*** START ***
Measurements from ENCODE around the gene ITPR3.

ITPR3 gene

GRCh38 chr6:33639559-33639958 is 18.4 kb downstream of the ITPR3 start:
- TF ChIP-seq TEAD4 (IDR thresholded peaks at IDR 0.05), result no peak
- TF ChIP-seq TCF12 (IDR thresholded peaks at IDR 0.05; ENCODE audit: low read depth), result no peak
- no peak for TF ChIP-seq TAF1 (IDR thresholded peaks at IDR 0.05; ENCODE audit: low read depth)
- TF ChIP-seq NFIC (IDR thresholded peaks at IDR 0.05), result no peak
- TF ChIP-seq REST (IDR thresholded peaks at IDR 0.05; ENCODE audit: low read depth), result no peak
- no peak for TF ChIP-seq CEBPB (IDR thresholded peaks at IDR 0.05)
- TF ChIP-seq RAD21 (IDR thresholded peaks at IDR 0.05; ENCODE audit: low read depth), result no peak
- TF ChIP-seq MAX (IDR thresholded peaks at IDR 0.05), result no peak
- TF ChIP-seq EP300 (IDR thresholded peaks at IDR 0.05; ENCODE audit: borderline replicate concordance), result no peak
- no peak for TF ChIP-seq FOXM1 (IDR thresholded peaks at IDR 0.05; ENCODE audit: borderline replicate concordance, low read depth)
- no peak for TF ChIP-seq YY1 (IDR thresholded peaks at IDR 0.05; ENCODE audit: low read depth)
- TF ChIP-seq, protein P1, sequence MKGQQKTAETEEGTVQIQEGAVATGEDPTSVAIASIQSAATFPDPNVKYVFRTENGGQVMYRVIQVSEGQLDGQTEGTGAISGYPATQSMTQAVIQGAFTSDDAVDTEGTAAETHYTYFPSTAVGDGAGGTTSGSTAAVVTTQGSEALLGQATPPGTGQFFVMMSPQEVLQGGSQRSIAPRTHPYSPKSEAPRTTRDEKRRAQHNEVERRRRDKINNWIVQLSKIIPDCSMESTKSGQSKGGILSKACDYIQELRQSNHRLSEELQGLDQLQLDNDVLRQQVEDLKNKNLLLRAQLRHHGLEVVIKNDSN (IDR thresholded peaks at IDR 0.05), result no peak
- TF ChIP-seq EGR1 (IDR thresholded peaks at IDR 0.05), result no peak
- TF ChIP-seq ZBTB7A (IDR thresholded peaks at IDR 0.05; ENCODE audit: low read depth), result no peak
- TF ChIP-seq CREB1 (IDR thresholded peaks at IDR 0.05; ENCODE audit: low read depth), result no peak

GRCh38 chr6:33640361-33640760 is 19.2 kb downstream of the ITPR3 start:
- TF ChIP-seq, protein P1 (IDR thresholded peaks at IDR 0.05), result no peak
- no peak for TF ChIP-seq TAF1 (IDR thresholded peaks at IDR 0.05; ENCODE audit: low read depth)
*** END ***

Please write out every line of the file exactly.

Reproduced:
Measurements from ENCODE around the gene ITPR3.

ITPR3 gene

GRCh38 chr6:33639559-33639958 is 18.4 kb downstream of the ITPR3 start:
- TF ChIP-seq TEAD4 (IDR thresholded peaks at IDR 0.05), result no peak
- TF ChIP-seq TCF12 (IDR thresholded peaks at IDR 0.05; ENCODE audit: low read depth), result no peak
- no peak for TF ChIP-seq TAF1 (IDR thresholded peaks at IDR 0.05; ENCODE audit: low read depth)
- TF ChIP-seq NFIC (IDR thresholded peaks at IDR 0.05), result no peak
- TF ChIP-seq REST (IDR thresholded peaks at IDR 0.05; ENCODE audit: low read depth), result no peak
- no peak for TF ChIP-seq CEBPB (IDR thresholded peaks at IDR 0.05)
- TF ChIP-seq RAD21 (IDR thresholded peaks at IDR 0.05; ENCODE audit: low read depth), result no peak
- TF ChIP-seq MAX (IDR thresholded peaks at IDR 0.05), result no peak
- TF ChIP-seq EP300 (IDR thresholded peaks at IDR 0.05; ENCODE audit: borderline replicate concordance), result no peak
- no peak for TF ChIP-seq FOXM1 (IDR thresholded peaks at IDR 0.05; ENCODE audit: borderline replicate concordance, low read depth)
- no peak for TF ChIP-seq YY1 (IDR thresholded peaks at IDR 0.05; ENCODE audit: low read depth)
- TF ChIP-seq, protein P1, sequence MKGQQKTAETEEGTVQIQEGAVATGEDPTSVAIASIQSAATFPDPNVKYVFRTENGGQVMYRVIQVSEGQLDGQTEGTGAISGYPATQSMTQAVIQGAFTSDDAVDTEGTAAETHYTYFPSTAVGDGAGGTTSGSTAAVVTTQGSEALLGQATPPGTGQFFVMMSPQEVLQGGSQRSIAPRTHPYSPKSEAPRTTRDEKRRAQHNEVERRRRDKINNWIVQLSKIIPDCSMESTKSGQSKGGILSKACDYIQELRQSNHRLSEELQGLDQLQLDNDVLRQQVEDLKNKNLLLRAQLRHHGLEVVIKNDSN (IDR thresholded peaks at IDR 0.05), result no peak
- TF ChIP-seq EGR1 (IDR thresholded peaks at IDR 0.05), result no peak
- TF ChIP-seq ZBTB7A (IDR thresholded peaks at IDR 0.05; ENCODE audit: low read depth), result no peak
- TF ChIP-seq CREB1 (IDR thresholded peaks at IDR 0.05; ENCODE audit: low read depth), result no peak

GRCh38 chr6:33640361-33640760 is 19.2 kb downstream of the ITPR3 start:
- TF ChIP-seq, protein P1 (IDR thresholded peaks at IDR 0.05), result no peak
- no peak for TF ChIP-seq TAF1 (IDR thresholded peaks at IDR 0.05; ENCODE audit: low read depth)